During the 1990s many mom and pop recording companies mushroomed and set out to cash in on the Chutney craze. Companies in The United States and Canada began to pick up chutney artists for their recording companies. These included the successful Jamaican Me Crazy (JMC) Records, Spice Island Records, Mohabir Records and JTS Productions. The establishment of nightclubs such as Soca Paradise and Calypso City in New York and Connections and Calypso Hut in Toronto, coupled with these new recording companies were all factors instrumental in promoting Indo-Caribbean music overseas and in the West Indies.
Chutney is an uptempo song, accompanied by bass guitar, drum machine, electric guitar, synthesizer, dholak, harmonium, and dhantal, tassa played in rhythms imported from filmi, calypso or soca. Early chutney was religious in nature sung by mainly women in Trinidad & Tobago. Chutney is unusual in the predominance of female musicians in its early years, although it has since become more gender-mixed.
Chutney artists include Sundar Popo, Sonny Mann, Lakhan Kariya, Sam Boodram, Boodram Holass, Rikki Jai, Raymond Ramnarine, Rakesh Yankaran, Anand Yankaran, Devanand Gattoo, Ravi Bissambhar, Rasika Dindial, Hemlata Dindial, Heeralal Rampartap and the late Ramdew Chaitoe, who composed the Surinamese-based "Baithak Gana" in his album The Star Melodies of Ramdew Chaitoe. Among the best known examples of chutney music are Sundar Popo's "Pholourie Bein Chutney" or Sundar Popo's first recorded song "Nani And Nana", Sam Boodram's " Lalana Khoose" Sonny Mann's "Lotalal", Vedesh Sookoo's "Dhal Belly Indian", Anand Yankaran's "Jo Jo", Neeshan "D Hitman" Prabhoo's "Mr. Shankar", Ravi B's "Rum Is Meh Lova" and Rikki Jai's "Mor Tor".Additionally, K I's "Single Forever" His real name is Kris Veeshal Persaud.
The nature of current chutney songs are simple. They speak about life and love for many things, whether for a significant other or for an object of possession. Some chutney songs favor the topic of food or drink; however, like most West Indian music, there can be a hidden message found in the song if you read between the lines. Some chutney songs popularize the edible form of the chutney, such as Daniel Worm's "Chutney, Chutney, Chutney" remix made popular in the regional area of Konstanz, Germany.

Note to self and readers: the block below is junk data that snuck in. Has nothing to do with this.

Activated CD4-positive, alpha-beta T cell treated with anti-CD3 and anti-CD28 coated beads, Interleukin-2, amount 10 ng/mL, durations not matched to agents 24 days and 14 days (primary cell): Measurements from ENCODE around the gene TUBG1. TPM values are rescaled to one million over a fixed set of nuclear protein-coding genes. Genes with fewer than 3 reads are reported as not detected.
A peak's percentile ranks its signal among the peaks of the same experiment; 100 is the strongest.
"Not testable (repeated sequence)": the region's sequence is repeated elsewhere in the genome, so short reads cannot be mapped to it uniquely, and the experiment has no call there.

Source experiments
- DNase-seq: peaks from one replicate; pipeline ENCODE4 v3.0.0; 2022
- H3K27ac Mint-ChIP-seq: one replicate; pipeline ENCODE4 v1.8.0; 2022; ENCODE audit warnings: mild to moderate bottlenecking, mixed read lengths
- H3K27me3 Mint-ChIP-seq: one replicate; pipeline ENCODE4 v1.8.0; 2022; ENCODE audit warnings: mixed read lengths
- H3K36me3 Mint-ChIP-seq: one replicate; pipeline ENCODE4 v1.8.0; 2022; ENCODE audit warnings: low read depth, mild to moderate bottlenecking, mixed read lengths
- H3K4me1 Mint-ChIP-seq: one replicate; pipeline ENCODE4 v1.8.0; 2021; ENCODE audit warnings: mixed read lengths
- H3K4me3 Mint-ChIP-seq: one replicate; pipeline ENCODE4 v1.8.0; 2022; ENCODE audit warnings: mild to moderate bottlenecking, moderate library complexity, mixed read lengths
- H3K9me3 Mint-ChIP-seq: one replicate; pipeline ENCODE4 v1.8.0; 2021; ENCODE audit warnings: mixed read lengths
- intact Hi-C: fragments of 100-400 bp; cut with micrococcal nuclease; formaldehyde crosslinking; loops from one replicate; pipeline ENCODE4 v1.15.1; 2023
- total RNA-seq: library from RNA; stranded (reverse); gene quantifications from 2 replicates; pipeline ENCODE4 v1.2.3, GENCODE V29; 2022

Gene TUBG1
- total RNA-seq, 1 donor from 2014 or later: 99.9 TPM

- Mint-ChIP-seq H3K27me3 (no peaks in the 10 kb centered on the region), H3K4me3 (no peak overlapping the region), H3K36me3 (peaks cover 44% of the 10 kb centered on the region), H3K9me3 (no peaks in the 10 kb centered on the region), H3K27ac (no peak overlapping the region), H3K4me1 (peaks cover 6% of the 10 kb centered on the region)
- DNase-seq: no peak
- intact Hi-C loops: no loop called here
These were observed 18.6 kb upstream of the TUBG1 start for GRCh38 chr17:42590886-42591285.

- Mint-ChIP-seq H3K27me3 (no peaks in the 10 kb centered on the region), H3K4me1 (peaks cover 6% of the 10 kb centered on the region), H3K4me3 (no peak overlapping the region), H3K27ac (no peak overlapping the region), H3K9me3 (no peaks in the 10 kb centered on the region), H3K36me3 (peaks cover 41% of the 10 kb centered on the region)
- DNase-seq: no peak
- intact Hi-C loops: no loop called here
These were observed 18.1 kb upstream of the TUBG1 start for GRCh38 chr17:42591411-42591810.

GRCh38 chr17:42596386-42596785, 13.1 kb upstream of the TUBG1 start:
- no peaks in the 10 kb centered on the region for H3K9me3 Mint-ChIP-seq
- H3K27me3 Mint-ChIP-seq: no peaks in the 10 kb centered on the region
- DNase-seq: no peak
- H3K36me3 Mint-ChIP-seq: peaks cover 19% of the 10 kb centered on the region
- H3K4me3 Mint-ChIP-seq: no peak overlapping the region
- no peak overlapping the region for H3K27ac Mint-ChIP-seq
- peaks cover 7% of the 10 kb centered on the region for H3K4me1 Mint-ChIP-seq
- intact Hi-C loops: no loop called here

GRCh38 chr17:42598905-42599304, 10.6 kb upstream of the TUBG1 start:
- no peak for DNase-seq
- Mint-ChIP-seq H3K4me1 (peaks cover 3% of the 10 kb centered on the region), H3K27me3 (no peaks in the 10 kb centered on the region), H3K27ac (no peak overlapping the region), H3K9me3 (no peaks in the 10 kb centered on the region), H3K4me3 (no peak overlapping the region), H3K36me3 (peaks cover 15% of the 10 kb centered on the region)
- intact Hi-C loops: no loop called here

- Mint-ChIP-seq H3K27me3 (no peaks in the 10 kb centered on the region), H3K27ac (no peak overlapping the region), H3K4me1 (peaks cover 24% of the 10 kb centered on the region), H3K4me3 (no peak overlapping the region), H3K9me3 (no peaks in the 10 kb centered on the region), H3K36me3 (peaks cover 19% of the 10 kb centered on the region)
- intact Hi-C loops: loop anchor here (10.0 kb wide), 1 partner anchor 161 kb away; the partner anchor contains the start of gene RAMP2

Chutney music is typically played with the dholak, dhantal and harmonium. The melody of the music is provided by the harmonium, and the dholak and dhantal for the rhythm. More modernly, drum machines playing tassa have been incorporated into chutney as well. Tassa is drumming used in the Muslim Hosay festival, and is also played during Hindu weddings and other celebrations.
Chutney music is sung in Caribbean English, Caribbean Hindustani (a form of the Bhojpuri dialect of Hindustani), and sometimes other Indian languages. Although chutney music has Hindustani and other Indian languages' words it has been deemed ownership by the locals and belongs to the Caribbean, it has not been recognized in the Indian music or film industry, it is of Caribbean culture and mainly of the East Indian sector. Traditionally speaking, the lyrics of chutney are from folk, classical, and religious music, but that has changed over the years. In modern chutney music, including the newer subgenres, the lyrics have evolved to be more contemporary.
The origin of chutney being in the Caribbean has meant that it's been in close contact with different peoples, traditions, and other musical styles since its inception. According to the government of Trinidad and Tobago, roughly 35% of the country's population is of Indian descent, another 34% of African descent, and the remaining 31% composed of a mix of European, Chinese, Middle Eastern, and other ancestry. This has allowed chutney to fuse with other genres and/or implement new instruments into its own style, creating an array of syncretic subgenres including ragga chutney, chutney-bhangra, chutney hip-hop, soca-bhangra, and chutney soca.
Chutney soca is the most notable of these, as it has become virtually indistinguishable from what is considered normal chutney in recent years. Drupatee Ramgoonai coined the term with the release of her album, "Chatnee Soca," in 1987. The style had an emphasis on Hindi lyrics and the beats of the dholak and dhantal. It was further popularized by the 1994 album, "Soca Chutney," by Sonny Mann. It was credited as the best selling Indo-Caribbean album ever, with its title track hitting the top of charts not only in the Caribbean, but in the United States, Canada, and England.
Modern chutney soca, like many chutney subgenres, has incorporated more use of keyboards, drum machines, and other electronic instruments.
- Jagessar, Rohit. "KISS and Breathe." A journey that created the rise of Chutney music to international markets and the creation of the Chutney music industry.
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- Ingram, Amelia. "What is Chutney Music?." An Exploration of Music and Culture in Trinidad. N.p., n.d. Web. 3 May 2011. Wesleyan University
- Manuel, Peter, Kenneth M. Bilby, and Michael D. Largey. Caribbean currents: Caribbean music from rumba to reggae. Philadelphia: Temple University Press, 1995. Print.
- Manuel, Peter. "Chutney and Indo-Trinidadian cultural identity." Popular Music 17 (1998): 21-43. Print.
- Ramnarine, Tina Karina. ""Indian" Music in the Diaspora: Case Studies of "Chutney" in Trinidad and in London." British Journal of Ethnomusicology 5 (1996): 133-153. Print. subscription-only link from JSTOR
- Poppelwell, Georgia. "The Chutney Phenomenon." Caribbean Beat Magazine. (1996)
- Sriskandarajah, Ike. Indian Folk Music Brought To Trinidad Looks For Fans Outside The Caribbean. NPR. (2015).